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Eggs and fat
Fats are an essential part of any diet. Around 9% of the egg content is fat. The fat of an egg is found almost entirely in the yolk; there is less than 0.5% in the albumen.
Most of an egg’s total fatty acid composition is monounsaturated (approximately 38%). About a further 16% is polyunsaturated and only 28% is saturated. An average medium size egg contains 177mg cholesterol, about 12% less than eggs contained twenty years ago. For more information on eggs and cholesterol, click here.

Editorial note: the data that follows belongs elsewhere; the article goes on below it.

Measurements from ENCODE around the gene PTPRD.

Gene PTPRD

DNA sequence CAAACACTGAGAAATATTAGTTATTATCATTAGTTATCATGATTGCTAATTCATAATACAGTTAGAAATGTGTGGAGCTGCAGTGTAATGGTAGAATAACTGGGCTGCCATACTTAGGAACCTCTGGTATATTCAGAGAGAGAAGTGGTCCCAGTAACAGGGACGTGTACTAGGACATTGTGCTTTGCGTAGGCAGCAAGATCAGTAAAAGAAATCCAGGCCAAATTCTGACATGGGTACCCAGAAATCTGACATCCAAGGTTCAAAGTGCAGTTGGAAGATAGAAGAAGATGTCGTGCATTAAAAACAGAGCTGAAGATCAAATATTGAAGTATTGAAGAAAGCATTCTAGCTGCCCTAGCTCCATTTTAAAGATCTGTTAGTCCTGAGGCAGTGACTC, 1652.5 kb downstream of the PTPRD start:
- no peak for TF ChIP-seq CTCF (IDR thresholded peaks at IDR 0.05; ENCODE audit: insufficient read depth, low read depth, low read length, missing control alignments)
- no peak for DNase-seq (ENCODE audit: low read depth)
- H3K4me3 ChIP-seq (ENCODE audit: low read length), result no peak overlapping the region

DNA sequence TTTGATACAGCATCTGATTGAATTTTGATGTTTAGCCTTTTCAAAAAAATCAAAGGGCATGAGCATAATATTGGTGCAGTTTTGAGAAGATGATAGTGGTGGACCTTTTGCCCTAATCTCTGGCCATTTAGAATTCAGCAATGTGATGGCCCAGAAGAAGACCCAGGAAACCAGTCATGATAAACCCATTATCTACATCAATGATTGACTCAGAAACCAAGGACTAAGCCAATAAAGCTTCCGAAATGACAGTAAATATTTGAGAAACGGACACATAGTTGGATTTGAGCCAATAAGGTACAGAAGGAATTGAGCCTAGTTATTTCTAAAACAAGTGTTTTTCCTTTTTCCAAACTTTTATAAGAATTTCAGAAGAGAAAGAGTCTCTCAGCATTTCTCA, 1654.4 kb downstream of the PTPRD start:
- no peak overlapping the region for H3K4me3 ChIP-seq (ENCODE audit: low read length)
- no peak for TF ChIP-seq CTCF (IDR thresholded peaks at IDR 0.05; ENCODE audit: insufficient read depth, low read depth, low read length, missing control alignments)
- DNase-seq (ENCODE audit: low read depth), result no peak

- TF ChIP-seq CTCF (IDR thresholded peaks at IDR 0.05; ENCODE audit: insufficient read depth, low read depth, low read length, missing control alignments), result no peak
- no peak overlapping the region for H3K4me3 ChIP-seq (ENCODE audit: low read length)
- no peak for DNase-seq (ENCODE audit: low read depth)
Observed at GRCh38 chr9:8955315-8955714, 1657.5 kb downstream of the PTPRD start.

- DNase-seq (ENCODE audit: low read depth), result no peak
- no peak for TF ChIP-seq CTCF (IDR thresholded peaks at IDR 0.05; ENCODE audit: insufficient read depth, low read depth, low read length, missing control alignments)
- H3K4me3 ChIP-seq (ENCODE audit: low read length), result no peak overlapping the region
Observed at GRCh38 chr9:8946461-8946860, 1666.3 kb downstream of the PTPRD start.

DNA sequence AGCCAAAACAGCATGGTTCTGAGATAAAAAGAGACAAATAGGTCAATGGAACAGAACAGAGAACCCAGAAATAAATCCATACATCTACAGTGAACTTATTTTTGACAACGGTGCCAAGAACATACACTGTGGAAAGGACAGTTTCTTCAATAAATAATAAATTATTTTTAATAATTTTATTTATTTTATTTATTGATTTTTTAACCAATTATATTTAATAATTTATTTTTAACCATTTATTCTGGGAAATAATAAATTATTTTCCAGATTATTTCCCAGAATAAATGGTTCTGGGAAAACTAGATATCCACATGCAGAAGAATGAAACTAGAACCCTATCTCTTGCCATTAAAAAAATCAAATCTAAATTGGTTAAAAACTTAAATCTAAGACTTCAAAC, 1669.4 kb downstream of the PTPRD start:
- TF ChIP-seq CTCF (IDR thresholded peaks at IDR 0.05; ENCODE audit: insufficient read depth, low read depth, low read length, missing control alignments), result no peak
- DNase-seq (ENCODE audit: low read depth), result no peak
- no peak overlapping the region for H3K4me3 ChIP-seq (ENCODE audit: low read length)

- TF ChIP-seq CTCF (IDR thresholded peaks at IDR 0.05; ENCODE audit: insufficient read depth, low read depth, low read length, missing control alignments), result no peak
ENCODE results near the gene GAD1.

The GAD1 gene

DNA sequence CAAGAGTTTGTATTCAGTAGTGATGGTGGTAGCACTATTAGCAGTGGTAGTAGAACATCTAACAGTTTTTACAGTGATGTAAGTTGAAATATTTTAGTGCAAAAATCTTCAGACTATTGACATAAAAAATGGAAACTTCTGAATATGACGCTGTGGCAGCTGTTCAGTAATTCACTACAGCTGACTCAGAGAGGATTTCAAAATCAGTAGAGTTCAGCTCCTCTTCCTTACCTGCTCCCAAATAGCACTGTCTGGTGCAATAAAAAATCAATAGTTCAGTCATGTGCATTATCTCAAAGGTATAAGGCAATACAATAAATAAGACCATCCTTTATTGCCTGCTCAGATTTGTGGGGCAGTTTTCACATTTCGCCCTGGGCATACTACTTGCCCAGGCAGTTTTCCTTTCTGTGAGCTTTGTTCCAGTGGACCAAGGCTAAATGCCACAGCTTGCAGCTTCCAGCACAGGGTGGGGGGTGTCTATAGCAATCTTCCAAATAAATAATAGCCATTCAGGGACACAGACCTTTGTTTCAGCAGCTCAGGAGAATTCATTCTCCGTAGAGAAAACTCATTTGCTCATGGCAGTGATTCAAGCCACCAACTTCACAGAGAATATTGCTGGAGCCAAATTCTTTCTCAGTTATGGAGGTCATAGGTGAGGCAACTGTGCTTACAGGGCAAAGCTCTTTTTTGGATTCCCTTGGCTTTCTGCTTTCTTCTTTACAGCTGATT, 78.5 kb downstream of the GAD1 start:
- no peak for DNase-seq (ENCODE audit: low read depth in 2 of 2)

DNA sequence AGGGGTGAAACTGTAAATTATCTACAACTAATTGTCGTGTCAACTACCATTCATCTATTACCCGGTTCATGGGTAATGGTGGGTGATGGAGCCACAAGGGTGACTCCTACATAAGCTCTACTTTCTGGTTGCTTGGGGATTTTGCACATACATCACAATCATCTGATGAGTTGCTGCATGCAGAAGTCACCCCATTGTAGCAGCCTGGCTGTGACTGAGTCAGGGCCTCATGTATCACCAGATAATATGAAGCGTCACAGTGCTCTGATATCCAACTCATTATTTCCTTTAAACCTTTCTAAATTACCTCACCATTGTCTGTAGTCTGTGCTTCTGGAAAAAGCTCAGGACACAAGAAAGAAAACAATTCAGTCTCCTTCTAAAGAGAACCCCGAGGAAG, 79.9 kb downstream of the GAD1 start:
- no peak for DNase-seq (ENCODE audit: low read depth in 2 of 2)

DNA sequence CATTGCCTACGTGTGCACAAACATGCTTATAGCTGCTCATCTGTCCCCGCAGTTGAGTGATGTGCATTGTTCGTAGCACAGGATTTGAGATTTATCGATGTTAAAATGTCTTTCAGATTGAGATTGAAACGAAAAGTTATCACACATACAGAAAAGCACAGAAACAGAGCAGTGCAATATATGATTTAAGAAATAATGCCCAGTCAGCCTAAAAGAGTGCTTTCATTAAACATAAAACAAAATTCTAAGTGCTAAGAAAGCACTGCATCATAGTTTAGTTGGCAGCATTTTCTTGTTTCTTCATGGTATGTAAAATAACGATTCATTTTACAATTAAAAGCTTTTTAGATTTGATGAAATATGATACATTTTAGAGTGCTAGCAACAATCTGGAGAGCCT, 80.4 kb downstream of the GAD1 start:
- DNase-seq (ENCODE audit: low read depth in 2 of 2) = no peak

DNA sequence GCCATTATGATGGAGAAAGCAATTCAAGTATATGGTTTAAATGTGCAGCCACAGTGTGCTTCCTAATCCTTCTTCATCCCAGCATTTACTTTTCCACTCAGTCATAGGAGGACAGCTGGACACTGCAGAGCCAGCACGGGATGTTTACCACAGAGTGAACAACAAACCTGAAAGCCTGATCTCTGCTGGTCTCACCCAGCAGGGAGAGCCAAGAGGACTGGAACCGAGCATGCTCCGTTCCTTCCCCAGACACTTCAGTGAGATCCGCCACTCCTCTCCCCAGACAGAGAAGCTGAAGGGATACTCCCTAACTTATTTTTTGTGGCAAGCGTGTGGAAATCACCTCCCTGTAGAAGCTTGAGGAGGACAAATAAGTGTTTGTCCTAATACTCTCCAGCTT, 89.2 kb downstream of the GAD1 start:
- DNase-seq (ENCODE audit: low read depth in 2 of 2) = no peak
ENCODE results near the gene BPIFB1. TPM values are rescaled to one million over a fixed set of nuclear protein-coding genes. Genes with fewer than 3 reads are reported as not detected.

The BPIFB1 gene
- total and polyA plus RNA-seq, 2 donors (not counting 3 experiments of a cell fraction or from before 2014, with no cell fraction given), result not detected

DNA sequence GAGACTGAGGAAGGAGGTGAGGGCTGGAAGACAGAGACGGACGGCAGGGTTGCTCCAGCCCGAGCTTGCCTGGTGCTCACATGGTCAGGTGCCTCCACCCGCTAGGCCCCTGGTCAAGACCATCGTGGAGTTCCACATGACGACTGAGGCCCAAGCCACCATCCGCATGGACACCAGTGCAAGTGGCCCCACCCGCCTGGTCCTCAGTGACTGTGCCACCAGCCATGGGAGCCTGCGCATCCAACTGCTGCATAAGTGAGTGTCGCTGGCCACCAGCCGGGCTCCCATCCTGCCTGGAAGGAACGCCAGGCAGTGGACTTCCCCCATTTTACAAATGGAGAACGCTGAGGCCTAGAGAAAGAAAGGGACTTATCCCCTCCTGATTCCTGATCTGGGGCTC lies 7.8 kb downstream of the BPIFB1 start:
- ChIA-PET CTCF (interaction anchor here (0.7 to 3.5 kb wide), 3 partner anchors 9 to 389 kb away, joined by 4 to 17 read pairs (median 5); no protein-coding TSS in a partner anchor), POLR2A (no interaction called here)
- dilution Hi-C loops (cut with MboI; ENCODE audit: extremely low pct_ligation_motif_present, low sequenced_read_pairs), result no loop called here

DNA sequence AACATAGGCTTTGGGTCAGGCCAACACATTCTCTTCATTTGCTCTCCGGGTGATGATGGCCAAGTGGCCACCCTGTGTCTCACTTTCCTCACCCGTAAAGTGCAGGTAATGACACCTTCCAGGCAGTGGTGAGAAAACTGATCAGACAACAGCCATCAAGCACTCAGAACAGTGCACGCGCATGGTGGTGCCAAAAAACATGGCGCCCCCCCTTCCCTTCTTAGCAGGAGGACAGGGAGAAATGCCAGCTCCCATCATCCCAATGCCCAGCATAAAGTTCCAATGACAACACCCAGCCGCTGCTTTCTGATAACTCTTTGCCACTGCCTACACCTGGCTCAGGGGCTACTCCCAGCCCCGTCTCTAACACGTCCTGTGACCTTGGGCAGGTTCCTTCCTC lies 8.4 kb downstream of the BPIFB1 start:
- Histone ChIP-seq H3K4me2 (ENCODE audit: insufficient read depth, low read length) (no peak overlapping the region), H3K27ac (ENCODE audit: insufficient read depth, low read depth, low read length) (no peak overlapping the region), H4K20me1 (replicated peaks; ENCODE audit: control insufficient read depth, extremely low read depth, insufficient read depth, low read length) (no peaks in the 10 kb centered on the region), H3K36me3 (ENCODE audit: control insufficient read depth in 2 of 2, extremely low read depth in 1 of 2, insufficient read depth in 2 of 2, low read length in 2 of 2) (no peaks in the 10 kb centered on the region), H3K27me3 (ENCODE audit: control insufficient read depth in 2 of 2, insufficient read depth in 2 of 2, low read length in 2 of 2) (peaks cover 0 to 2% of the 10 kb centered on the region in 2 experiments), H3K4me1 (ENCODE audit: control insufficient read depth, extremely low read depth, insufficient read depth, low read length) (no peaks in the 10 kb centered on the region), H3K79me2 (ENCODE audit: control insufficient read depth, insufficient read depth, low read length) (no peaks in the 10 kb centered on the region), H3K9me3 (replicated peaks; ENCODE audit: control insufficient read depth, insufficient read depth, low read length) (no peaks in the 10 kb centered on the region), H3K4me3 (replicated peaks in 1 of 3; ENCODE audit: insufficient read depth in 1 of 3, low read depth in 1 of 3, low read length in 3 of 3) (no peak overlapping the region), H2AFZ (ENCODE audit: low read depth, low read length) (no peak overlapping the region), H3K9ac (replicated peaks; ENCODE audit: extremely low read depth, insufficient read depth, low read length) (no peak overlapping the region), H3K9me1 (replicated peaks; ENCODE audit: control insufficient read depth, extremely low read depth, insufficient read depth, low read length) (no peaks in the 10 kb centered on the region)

Eggs are also rich in long chain omega-3 fatty acids, mainly in the form of DHA (docosahexaenoic acid). They therefore provide a useful alternative source of these important essential fatty acids, especially for people who do not consume oily fish. DHA contributes to normal brain function and normal vision. These beneficial effects are obtained with a daily intake of 250mg of DHA and of another fatty acid (EPA) from various dietary sources. An average medium egg provides about 70mg of omega-3 fatty acids. For more information on nutrients in eggs, click here.
All information checked by an independent Registered Nutritionist/Dietitian